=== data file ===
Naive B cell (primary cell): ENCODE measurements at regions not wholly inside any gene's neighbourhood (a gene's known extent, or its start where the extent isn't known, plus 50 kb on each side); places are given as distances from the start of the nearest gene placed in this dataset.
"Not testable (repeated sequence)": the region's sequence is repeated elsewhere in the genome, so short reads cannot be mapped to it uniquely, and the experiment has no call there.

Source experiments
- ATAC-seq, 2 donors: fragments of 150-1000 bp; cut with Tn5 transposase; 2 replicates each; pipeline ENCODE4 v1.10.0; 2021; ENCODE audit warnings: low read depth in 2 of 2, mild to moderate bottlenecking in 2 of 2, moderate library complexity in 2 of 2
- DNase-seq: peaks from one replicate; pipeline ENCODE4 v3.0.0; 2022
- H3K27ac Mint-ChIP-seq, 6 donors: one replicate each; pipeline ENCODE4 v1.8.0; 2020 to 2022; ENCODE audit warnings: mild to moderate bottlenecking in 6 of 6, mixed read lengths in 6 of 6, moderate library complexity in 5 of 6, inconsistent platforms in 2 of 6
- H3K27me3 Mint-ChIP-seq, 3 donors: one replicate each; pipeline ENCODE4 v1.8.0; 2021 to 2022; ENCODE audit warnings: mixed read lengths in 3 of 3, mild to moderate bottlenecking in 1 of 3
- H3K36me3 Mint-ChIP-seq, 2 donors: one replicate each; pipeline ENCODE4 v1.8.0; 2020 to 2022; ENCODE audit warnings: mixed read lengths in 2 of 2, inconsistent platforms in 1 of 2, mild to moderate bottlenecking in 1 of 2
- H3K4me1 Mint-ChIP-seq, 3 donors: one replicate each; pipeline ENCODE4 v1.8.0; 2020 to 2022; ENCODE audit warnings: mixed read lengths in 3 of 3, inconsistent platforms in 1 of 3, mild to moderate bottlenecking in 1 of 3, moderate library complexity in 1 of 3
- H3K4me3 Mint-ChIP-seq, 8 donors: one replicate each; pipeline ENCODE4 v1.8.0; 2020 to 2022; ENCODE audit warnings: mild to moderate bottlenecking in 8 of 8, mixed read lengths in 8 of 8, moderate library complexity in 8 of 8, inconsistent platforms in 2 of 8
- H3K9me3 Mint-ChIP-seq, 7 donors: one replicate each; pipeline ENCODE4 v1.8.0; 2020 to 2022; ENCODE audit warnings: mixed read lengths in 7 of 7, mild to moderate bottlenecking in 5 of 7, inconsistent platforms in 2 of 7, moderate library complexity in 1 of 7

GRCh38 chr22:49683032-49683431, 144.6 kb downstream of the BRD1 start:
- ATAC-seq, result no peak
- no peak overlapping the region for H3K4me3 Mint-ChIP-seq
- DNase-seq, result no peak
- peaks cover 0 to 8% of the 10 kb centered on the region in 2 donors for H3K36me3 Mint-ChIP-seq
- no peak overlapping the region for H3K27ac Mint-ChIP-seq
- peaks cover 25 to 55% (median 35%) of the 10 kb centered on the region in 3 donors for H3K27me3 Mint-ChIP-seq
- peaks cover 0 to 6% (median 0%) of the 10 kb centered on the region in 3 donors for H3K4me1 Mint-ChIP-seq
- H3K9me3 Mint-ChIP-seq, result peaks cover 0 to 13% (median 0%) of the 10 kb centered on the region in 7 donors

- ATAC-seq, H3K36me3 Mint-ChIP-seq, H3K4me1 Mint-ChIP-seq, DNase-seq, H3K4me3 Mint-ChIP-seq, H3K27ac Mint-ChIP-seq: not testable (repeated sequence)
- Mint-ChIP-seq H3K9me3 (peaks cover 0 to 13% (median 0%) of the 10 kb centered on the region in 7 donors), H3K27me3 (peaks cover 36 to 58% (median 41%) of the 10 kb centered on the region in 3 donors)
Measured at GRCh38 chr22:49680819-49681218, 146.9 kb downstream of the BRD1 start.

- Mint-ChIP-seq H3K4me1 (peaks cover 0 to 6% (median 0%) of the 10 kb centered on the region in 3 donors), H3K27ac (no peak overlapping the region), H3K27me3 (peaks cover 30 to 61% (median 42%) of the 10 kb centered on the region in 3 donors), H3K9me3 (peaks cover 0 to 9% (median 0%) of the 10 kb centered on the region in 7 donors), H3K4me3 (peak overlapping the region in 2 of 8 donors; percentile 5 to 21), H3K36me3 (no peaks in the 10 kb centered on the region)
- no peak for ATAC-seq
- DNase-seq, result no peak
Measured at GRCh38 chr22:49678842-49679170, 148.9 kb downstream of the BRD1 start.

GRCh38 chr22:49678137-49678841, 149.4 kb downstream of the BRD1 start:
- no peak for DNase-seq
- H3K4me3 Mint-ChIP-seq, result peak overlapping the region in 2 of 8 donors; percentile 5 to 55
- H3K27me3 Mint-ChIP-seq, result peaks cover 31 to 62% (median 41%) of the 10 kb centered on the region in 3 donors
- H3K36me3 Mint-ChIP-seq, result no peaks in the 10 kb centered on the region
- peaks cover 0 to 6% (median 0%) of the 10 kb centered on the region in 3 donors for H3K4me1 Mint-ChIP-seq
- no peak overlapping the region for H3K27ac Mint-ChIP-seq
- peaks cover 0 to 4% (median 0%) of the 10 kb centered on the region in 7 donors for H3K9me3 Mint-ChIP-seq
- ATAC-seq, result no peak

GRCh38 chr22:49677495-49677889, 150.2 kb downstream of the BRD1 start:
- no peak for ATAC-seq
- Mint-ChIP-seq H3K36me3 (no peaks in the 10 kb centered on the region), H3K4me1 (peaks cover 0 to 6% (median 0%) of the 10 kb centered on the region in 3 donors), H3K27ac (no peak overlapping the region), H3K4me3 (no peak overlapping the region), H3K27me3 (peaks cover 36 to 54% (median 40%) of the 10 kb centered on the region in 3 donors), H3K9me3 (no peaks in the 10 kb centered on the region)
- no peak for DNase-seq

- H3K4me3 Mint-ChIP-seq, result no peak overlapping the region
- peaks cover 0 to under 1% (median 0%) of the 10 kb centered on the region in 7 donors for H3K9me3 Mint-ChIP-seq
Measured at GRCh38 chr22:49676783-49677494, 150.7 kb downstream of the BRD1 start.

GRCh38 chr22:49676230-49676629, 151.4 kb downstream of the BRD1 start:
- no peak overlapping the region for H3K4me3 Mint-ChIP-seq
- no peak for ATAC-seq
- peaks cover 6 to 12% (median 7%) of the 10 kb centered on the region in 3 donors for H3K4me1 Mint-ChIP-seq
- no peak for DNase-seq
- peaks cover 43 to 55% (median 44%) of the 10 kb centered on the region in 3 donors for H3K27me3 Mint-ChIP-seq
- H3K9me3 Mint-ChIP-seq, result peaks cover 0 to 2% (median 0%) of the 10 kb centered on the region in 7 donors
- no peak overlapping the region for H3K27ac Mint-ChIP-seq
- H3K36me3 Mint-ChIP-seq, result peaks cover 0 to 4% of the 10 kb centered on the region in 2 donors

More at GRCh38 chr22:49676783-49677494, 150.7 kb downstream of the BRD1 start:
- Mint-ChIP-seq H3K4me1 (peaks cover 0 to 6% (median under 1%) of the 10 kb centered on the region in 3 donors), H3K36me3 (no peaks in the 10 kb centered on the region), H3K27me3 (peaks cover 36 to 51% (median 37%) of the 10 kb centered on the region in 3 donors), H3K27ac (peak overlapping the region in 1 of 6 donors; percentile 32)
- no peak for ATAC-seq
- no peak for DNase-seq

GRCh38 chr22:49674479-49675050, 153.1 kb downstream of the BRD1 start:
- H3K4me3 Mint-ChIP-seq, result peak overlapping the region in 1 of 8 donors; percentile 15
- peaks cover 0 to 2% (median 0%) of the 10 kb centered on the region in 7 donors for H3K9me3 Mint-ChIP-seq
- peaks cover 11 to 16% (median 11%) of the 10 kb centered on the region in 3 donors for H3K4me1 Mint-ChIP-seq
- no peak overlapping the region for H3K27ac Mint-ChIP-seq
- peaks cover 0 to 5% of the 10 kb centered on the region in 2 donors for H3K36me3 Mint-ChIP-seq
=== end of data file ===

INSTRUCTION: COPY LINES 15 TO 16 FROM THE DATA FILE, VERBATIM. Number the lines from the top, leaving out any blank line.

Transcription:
- DNase-seq, result no peak
- peaks cover 0 to 8% of the 10 kb centered on the region in 2 donors for H3K36me3 Mint-ChIP-seq